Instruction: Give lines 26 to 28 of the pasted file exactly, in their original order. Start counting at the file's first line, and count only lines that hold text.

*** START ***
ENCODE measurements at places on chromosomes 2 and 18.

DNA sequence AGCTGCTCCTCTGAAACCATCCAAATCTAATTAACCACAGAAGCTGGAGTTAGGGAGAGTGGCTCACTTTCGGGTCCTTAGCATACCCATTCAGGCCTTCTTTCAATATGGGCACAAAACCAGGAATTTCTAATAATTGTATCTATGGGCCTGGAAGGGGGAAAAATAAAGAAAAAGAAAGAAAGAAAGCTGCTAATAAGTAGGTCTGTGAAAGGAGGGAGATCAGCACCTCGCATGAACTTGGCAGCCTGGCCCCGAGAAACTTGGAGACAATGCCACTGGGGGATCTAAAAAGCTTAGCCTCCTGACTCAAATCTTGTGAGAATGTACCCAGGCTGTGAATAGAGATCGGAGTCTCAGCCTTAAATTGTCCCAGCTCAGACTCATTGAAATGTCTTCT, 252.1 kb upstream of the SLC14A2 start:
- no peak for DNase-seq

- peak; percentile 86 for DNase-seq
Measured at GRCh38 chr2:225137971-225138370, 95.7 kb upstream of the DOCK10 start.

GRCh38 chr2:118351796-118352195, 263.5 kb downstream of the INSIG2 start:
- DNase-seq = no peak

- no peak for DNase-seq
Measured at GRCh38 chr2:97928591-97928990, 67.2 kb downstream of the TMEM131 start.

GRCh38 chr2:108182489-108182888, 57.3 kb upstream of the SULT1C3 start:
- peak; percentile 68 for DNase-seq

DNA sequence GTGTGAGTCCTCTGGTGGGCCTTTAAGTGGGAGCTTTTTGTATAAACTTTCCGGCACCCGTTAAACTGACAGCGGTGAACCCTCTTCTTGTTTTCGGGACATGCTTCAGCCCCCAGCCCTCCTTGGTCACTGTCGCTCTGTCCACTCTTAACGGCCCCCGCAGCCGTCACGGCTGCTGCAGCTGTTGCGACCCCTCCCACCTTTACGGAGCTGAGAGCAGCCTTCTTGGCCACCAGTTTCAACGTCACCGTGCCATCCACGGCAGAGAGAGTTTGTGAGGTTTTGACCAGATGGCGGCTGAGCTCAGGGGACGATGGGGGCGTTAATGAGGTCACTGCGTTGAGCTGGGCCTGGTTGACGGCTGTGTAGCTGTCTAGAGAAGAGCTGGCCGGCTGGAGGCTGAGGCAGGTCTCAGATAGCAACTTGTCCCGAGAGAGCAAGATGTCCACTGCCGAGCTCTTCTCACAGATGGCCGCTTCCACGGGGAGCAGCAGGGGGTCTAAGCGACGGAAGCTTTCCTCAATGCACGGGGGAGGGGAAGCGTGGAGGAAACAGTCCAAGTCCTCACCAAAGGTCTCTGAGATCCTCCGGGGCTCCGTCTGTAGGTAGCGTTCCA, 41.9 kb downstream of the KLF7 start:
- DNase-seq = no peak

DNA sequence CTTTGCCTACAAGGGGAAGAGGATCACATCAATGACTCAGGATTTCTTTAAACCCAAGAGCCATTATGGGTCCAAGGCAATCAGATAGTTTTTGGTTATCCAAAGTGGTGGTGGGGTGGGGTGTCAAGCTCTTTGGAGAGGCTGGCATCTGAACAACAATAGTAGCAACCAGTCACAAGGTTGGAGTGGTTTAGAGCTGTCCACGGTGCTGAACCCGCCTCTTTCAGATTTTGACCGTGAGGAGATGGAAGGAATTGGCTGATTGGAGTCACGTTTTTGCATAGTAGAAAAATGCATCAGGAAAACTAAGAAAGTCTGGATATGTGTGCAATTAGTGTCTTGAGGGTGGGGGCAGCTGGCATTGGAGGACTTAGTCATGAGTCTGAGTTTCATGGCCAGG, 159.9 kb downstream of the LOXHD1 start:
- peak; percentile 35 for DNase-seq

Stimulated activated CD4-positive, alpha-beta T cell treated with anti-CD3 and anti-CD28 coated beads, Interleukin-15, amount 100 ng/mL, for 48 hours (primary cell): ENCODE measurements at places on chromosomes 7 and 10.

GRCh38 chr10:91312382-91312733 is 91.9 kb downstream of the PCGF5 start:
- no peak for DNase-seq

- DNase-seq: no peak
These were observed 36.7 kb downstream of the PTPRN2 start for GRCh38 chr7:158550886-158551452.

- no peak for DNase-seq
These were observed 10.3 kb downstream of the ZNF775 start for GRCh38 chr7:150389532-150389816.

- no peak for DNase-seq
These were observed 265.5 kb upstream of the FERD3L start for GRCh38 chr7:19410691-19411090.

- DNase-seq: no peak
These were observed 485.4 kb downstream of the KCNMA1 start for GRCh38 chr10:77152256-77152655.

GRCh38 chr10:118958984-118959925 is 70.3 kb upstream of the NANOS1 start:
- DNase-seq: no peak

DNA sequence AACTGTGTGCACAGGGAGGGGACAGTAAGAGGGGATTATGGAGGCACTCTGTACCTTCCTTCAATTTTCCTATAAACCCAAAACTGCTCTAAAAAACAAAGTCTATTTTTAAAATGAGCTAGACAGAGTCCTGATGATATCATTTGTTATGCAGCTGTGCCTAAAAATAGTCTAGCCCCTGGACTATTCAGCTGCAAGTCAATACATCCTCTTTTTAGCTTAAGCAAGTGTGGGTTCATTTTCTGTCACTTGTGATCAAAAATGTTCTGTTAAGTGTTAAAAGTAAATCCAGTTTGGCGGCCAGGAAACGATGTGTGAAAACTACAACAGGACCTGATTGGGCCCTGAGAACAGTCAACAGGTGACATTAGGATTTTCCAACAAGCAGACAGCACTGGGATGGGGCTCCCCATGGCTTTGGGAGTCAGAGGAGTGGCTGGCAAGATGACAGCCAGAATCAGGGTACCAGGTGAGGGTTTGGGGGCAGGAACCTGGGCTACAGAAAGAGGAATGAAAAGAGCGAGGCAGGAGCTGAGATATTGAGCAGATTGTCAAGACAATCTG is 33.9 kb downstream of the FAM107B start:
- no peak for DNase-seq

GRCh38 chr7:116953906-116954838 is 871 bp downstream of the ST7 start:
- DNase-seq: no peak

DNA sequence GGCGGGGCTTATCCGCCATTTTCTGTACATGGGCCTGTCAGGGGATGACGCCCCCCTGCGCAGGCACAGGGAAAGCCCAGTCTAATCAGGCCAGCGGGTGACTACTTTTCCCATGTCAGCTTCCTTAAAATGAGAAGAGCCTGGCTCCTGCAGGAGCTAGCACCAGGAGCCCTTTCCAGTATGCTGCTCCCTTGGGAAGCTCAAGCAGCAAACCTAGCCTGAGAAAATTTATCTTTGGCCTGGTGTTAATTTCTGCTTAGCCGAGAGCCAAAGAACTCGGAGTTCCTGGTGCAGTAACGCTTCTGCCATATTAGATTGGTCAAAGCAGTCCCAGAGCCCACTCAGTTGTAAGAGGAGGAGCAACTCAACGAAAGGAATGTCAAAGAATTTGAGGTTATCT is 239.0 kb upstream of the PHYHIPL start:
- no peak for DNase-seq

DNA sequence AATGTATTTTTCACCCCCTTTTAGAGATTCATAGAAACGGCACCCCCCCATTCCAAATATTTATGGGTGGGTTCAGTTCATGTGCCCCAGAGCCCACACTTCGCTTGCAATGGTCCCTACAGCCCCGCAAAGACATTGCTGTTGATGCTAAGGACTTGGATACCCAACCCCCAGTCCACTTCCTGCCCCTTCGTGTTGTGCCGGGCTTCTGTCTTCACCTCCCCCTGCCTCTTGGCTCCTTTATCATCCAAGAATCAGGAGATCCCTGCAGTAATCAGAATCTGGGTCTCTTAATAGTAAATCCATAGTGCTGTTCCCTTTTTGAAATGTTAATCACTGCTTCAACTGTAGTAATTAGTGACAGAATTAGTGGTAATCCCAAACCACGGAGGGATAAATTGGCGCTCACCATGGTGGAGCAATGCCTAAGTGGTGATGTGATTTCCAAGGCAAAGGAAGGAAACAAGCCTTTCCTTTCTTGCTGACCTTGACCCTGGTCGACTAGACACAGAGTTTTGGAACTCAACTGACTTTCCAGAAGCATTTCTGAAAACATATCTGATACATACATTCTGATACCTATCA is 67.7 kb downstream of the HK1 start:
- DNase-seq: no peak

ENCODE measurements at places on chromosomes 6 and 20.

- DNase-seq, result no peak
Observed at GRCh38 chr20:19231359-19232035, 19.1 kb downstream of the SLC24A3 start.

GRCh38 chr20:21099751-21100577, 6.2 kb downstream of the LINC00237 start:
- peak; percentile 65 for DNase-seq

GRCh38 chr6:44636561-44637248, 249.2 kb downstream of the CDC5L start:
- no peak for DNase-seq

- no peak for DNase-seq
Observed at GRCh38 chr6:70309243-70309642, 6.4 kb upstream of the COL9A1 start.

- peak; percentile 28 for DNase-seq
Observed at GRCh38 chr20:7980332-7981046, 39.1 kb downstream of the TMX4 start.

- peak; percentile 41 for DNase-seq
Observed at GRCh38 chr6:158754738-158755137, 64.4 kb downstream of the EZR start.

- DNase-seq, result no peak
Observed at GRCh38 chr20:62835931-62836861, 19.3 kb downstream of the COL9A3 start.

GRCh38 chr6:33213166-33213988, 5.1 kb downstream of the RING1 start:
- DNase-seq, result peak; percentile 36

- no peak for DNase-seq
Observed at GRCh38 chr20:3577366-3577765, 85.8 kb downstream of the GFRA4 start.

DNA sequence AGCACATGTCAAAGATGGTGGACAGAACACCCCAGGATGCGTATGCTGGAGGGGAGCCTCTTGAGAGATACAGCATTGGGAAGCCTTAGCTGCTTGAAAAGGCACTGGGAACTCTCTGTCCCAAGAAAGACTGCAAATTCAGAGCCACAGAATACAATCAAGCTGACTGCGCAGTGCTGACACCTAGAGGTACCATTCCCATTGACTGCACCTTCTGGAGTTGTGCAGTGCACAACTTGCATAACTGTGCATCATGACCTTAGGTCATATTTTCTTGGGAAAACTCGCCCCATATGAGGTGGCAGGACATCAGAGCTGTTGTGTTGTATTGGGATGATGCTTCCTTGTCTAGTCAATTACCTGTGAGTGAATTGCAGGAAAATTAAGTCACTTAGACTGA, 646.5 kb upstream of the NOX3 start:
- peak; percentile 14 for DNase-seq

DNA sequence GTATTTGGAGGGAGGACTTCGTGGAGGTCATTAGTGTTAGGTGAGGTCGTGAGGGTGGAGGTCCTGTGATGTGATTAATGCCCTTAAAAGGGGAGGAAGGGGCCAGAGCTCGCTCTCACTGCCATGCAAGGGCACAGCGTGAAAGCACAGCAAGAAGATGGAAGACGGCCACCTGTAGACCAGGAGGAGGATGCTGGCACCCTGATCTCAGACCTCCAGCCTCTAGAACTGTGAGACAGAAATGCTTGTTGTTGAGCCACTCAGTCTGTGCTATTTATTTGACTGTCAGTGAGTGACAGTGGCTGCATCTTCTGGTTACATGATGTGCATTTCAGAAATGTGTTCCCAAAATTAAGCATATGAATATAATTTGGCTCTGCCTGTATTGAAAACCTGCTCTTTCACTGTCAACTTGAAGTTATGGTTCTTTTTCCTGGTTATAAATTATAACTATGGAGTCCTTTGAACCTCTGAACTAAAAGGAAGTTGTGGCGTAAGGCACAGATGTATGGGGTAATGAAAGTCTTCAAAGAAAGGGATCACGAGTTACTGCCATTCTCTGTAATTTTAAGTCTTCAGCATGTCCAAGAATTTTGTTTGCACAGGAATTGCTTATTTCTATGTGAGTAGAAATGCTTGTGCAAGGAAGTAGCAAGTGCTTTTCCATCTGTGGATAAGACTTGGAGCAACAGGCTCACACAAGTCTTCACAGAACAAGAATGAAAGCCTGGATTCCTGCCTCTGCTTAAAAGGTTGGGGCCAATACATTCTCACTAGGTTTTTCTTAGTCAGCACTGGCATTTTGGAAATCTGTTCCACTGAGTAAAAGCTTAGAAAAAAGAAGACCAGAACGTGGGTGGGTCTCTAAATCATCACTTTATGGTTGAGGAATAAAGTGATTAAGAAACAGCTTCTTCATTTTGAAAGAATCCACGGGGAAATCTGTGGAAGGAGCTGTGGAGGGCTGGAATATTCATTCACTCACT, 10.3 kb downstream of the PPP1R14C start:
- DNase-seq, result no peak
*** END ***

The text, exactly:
These were observed 485.4 kb downstream of the KCNMA1 start for GRCh38 chr10:77152256-77152655.

GRCh38 chr10:118958984-118959925 is 70.3 kb upstream of the NANOS1 start:
- DNase-seq: no peak